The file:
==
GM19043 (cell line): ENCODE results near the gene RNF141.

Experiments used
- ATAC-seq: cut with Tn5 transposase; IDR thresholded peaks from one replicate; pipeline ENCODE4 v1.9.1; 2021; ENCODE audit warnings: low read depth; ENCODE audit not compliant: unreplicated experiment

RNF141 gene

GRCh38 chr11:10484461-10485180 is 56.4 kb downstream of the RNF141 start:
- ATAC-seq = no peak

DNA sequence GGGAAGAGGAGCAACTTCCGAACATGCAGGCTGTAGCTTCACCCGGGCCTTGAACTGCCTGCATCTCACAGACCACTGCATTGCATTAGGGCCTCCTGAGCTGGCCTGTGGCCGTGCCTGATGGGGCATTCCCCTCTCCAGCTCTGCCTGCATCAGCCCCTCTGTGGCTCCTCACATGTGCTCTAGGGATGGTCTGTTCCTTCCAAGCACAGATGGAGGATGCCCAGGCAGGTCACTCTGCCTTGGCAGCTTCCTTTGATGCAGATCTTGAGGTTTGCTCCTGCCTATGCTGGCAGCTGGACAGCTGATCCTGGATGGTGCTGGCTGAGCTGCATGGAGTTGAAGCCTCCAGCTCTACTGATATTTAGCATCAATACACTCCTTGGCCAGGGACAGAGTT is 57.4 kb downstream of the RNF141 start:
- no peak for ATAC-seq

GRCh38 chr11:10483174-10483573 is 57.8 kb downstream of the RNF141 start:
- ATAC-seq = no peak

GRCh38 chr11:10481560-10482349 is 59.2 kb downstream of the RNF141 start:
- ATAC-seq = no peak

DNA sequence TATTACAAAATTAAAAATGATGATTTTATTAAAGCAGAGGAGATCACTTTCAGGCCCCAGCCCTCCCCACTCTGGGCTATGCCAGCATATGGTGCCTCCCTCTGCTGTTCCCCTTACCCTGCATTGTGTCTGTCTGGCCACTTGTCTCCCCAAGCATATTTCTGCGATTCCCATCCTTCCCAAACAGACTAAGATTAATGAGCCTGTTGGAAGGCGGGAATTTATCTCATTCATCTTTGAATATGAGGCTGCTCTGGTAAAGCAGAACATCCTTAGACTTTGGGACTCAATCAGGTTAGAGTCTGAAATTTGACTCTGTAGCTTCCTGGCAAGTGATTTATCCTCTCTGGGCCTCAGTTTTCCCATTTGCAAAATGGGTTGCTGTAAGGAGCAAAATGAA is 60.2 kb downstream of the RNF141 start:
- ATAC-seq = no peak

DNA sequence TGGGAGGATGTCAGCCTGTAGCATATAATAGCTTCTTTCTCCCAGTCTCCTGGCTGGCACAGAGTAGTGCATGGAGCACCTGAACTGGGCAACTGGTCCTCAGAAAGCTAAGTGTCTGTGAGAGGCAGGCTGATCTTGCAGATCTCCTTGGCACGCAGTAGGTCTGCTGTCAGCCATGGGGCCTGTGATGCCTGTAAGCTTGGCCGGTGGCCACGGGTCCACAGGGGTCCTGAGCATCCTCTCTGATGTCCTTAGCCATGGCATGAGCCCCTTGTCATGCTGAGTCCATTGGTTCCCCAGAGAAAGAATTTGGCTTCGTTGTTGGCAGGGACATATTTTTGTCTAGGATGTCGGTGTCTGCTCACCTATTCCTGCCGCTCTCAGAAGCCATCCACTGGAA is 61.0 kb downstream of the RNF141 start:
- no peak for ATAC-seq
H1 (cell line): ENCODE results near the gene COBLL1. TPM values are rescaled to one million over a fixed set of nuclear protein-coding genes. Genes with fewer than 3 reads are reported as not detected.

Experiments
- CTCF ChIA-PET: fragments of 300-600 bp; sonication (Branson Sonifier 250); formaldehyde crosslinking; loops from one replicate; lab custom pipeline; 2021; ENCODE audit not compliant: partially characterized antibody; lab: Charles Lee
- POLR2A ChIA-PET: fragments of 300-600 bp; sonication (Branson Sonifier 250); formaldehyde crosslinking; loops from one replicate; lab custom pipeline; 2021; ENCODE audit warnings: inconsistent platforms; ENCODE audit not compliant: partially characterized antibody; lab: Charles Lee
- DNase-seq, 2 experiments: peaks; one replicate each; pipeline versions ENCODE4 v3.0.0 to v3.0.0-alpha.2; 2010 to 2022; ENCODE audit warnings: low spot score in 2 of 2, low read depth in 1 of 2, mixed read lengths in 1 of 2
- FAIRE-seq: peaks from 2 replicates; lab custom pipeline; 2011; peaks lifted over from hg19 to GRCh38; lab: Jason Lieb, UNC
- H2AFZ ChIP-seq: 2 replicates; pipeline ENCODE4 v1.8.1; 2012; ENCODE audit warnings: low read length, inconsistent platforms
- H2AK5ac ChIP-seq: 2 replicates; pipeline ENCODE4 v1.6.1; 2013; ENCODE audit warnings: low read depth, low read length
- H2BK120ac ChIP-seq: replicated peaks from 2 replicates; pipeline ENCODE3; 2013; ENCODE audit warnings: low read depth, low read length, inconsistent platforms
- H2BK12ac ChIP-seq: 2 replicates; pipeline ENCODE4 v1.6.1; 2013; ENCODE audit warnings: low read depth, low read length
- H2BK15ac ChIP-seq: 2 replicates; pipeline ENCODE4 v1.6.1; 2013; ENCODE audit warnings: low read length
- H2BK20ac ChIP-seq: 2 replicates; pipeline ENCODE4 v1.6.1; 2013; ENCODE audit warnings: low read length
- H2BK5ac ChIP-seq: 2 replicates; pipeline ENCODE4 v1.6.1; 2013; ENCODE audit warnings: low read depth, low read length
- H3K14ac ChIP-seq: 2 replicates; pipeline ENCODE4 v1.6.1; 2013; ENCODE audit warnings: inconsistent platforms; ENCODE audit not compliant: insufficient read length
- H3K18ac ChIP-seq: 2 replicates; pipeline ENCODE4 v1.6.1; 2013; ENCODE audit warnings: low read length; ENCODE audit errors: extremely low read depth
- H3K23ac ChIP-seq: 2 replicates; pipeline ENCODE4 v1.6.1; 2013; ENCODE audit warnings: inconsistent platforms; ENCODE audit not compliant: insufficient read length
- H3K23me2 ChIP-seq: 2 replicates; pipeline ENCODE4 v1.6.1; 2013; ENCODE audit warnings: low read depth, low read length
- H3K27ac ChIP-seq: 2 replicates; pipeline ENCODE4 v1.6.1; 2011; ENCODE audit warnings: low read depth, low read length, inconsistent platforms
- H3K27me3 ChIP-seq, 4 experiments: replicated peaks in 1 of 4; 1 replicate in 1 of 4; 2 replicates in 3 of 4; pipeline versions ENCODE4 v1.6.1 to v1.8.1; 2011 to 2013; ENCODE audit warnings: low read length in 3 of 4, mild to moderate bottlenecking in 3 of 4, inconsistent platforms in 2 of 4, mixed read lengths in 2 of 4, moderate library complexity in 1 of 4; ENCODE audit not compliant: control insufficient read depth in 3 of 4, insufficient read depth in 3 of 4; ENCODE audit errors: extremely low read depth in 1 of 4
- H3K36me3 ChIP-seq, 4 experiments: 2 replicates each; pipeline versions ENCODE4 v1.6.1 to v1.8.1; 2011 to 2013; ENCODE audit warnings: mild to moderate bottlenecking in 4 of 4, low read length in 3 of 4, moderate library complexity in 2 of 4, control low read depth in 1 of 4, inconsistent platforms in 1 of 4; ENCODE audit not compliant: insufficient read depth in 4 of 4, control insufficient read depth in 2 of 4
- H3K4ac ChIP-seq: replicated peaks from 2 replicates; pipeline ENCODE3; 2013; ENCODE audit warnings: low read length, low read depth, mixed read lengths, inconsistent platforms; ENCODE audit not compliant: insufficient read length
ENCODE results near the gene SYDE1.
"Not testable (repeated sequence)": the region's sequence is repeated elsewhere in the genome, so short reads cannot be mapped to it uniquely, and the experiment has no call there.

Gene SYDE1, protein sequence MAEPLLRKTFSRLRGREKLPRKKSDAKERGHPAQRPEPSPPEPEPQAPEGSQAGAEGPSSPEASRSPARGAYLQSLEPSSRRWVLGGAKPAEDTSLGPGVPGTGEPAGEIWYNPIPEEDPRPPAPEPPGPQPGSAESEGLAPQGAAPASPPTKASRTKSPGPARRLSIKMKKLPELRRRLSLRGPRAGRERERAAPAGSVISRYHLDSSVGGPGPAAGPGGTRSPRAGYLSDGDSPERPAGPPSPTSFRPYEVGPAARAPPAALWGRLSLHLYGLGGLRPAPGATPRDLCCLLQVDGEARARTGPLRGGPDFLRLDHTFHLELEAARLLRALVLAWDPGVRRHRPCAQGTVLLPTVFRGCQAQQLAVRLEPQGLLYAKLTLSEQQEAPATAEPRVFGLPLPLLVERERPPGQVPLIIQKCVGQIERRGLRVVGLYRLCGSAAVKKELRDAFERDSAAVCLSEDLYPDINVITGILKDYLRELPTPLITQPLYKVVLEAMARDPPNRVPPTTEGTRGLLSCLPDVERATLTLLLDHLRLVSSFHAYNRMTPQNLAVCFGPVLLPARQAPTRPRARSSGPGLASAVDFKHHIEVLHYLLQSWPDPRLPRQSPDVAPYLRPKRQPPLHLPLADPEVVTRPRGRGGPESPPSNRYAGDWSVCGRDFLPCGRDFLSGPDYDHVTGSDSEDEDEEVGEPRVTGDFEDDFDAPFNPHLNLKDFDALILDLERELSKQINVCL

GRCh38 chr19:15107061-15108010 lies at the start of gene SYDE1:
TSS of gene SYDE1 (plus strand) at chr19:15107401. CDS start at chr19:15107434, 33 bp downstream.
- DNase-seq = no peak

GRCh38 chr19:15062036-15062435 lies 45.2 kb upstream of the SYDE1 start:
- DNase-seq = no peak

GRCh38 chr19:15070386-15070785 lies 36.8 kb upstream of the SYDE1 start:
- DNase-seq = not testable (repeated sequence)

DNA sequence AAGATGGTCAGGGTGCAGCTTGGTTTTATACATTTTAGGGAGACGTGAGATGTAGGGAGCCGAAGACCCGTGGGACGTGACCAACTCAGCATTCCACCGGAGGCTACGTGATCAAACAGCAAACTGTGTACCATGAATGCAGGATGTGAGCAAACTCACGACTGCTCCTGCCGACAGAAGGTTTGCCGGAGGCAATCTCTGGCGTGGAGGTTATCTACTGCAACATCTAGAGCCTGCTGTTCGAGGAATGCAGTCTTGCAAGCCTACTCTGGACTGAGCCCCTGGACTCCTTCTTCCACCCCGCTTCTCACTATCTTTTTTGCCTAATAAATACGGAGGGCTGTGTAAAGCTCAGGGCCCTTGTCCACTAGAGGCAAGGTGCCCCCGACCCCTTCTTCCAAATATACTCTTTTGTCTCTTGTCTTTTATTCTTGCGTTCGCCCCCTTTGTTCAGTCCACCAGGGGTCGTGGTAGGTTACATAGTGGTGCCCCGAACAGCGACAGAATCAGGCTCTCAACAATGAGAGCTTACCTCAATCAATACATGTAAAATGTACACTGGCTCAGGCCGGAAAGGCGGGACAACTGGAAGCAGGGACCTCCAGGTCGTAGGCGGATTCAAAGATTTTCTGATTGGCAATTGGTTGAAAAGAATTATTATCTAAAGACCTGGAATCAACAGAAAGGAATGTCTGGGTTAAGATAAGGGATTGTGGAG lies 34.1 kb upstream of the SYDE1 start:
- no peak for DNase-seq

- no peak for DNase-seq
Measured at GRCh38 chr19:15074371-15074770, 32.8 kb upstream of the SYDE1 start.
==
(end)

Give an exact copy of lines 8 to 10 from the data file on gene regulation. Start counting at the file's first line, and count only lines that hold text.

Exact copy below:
- no peak for ATAC-seq

GRCh38 chr11:10483174-10483573 is 57.8 kb downstream of the RNF141 start:
- ATAC-seq = no peak